I really like dry wax paper since it’s microwave safe, provides strength and is grease resistant. It’s a bummer (and kind of gross) to have grease spots on the paper product surrounding a baked-item. With the lining, you’ll have stronger and cleaner packaging. I purchased a box of 500 sheets, of the dry wax paper, “interfolded deli wrap,” in 10″ x 10 3/4″ at Smart & Final. I bought it at least a year ago and still have plenty to spare for gift-giving in the future.

snickerdoodles, traditional and gluten-free recipe via

Snickerdoodles do not have a long shelf-life. Even if you keep them in a closed container, they will most likely go stale by the next day. That’s why a batch of these cookies should be enjoyed the same day they are made. These cookies are sure to disappear, so don’t worry about storage!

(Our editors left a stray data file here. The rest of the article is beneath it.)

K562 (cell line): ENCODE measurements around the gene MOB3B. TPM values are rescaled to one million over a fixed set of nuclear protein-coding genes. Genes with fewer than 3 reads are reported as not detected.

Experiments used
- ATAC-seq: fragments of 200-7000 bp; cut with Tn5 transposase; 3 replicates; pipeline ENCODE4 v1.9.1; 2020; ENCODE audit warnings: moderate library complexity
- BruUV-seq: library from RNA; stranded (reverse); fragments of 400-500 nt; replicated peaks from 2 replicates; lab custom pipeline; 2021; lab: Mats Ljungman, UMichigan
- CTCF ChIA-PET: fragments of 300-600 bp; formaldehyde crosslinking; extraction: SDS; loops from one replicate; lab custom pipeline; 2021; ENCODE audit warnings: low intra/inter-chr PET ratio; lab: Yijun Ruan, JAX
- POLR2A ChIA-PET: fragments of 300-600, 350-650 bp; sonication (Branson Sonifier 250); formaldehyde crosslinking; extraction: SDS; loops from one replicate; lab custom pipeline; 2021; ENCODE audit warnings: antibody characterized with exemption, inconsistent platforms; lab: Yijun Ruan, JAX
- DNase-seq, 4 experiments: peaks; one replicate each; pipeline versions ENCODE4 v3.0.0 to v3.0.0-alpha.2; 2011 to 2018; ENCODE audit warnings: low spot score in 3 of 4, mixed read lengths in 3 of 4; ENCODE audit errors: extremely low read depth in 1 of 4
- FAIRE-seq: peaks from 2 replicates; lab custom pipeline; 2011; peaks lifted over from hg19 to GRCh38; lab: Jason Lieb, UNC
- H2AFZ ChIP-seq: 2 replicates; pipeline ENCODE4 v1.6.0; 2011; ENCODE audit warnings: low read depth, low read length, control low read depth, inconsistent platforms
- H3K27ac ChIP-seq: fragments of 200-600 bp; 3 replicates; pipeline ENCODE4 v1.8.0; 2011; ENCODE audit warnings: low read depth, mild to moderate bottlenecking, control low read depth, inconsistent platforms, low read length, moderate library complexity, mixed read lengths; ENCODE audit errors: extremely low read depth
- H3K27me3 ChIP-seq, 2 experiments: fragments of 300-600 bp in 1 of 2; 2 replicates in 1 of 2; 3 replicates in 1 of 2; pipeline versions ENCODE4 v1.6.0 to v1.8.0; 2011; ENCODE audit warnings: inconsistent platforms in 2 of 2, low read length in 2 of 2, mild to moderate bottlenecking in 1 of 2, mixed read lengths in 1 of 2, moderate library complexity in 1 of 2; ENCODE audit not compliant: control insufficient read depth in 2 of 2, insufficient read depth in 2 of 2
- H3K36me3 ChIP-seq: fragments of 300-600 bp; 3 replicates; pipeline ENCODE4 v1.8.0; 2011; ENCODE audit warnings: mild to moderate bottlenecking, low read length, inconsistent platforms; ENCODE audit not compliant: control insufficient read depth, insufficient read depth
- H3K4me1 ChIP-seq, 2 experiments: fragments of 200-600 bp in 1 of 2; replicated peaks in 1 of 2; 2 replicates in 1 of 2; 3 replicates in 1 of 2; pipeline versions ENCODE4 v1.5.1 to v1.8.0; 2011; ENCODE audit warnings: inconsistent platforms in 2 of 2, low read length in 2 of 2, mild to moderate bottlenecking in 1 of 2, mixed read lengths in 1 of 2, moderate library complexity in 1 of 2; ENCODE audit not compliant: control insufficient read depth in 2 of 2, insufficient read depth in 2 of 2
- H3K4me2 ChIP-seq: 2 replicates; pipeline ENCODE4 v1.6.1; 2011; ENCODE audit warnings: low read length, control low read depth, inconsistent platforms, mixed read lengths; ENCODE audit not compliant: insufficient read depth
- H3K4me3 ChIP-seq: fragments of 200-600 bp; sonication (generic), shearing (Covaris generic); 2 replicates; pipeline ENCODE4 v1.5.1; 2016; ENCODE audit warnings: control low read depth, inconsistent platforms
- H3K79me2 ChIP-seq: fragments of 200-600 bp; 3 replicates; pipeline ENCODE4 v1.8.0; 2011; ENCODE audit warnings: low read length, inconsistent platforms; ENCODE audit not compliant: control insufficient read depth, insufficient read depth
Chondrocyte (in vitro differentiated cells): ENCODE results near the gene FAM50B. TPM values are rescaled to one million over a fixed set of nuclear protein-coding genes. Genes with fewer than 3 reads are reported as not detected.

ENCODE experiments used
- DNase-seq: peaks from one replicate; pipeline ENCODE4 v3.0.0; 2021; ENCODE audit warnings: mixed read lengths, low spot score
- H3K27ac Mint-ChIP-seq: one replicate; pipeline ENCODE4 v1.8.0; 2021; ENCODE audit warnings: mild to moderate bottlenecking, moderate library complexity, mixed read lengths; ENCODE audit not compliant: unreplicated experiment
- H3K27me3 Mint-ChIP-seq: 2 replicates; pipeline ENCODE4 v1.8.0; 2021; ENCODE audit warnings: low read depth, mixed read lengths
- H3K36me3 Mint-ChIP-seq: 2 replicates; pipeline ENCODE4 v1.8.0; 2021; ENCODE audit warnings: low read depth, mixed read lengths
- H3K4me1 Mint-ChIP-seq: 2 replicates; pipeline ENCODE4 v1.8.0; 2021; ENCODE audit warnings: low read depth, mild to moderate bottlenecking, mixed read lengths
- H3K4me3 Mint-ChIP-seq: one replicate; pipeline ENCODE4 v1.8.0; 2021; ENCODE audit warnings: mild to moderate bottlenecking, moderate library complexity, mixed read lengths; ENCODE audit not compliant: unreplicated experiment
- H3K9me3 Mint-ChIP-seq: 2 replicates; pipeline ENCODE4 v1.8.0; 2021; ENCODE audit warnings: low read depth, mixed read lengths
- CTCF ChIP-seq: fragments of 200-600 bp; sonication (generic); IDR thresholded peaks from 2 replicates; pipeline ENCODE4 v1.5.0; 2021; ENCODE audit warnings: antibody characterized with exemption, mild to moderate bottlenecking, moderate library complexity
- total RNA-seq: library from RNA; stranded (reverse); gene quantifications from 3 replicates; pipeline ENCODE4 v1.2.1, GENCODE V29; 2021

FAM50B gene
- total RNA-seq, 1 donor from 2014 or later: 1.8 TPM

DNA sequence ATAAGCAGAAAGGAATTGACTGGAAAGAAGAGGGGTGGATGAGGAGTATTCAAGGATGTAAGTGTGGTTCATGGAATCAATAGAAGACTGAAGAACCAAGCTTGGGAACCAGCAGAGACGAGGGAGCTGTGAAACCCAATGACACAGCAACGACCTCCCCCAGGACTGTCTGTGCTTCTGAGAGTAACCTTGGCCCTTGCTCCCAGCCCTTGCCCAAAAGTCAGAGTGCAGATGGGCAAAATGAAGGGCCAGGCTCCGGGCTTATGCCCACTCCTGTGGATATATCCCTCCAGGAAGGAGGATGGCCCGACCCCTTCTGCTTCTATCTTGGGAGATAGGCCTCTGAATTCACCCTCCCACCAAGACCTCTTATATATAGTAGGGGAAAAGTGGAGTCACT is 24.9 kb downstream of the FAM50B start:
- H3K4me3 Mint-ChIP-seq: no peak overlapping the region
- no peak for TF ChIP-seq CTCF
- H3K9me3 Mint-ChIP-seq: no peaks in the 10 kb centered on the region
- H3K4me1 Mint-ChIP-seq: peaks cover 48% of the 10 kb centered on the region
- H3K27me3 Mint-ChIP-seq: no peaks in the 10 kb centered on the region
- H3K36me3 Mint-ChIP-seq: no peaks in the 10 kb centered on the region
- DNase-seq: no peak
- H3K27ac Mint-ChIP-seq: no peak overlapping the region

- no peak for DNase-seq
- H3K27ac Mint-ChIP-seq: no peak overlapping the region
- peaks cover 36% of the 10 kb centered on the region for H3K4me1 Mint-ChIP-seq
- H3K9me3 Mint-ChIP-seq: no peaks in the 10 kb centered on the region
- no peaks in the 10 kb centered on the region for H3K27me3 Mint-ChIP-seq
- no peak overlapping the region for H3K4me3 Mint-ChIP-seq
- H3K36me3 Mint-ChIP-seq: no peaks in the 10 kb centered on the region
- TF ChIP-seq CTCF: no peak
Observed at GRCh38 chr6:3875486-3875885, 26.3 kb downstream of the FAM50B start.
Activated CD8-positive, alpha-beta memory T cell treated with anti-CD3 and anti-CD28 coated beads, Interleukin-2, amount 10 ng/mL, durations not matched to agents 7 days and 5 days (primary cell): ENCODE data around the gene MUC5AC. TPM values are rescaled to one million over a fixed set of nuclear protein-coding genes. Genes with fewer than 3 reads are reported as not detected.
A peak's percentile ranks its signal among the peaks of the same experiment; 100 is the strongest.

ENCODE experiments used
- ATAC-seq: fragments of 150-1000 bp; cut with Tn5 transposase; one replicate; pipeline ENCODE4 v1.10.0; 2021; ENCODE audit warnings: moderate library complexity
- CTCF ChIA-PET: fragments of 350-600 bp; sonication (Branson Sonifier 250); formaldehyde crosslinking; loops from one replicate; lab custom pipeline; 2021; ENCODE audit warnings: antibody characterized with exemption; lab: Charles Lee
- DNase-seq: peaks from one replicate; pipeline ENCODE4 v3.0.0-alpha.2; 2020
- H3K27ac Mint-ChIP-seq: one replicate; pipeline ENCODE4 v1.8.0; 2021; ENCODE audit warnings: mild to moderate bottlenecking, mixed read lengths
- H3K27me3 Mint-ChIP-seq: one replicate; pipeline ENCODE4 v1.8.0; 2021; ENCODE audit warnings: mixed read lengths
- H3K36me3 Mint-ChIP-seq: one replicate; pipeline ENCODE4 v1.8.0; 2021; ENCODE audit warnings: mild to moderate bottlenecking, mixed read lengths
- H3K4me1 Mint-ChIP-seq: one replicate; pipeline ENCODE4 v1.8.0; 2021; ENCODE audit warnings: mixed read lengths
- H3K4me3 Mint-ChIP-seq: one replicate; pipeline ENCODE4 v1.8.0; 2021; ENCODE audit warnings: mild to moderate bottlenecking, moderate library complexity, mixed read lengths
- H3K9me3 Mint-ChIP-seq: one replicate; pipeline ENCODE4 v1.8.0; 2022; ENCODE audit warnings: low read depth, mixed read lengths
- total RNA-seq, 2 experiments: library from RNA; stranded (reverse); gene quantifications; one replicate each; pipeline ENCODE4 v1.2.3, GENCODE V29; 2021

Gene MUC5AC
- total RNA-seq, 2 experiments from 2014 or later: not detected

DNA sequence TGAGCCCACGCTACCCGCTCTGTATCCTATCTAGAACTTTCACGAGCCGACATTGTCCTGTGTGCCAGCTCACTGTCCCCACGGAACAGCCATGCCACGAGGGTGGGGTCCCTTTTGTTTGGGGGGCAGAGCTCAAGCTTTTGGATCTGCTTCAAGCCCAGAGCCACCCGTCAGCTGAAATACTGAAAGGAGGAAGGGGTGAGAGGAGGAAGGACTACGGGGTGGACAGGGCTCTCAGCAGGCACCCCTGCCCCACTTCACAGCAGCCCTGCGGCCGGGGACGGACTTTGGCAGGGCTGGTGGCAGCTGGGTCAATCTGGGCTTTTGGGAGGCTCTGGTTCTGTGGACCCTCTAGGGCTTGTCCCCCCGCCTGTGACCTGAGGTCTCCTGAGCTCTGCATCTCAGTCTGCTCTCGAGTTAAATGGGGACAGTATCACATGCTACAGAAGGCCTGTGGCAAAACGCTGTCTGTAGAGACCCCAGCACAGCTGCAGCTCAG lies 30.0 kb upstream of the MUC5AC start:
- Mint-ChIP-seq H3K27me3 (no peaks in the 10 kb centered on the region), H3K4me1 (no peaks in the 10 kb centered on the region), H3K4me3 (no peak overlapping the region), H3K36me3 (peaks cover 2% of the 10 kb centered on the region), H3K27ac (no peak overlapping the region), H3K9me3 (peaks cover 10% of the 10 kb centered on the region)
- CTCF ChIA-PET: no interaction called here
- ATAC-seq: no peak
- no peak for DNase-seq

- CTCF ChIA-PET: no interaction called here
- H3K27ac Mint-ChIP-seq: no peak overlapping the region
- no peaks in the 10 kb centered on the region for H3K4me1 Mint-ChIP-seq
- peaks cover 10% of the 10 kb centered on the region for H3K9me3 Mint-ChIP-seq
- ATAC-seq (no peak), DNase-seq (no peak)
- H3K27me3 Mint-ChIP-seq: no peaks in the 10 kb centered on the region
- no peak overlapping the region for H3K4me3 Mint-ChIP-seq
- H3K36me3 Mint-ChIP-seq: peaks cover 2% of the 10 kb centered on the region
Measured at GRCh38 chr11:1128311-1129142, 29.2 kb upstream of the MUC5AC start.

“It’s your 4th birthday, Charlie Brown!”



I grew up loving the Peanuts characters. My brother and I made sure to plop ourselves in front of the tv, every time the specials were on, especially around Halloween and Christmas. Many years later, I purchased the DVDs and my kids grew to love them too.

When I explained that our son, Nikko, asked for a Peanuts party to celebrate his 4th birthday, friends gave me a crazy eyebrow-look of confusion, since everyone who knows and loves him understands that he has severe peanut and tree nut allergies. I went further, to say that he loves Charlie Brown. Safe to say, the Peanuts Gang, with Snoopy and Charlie Brown are the only welcomed “Peanuts” in our home, as is our dog, also named Peanut.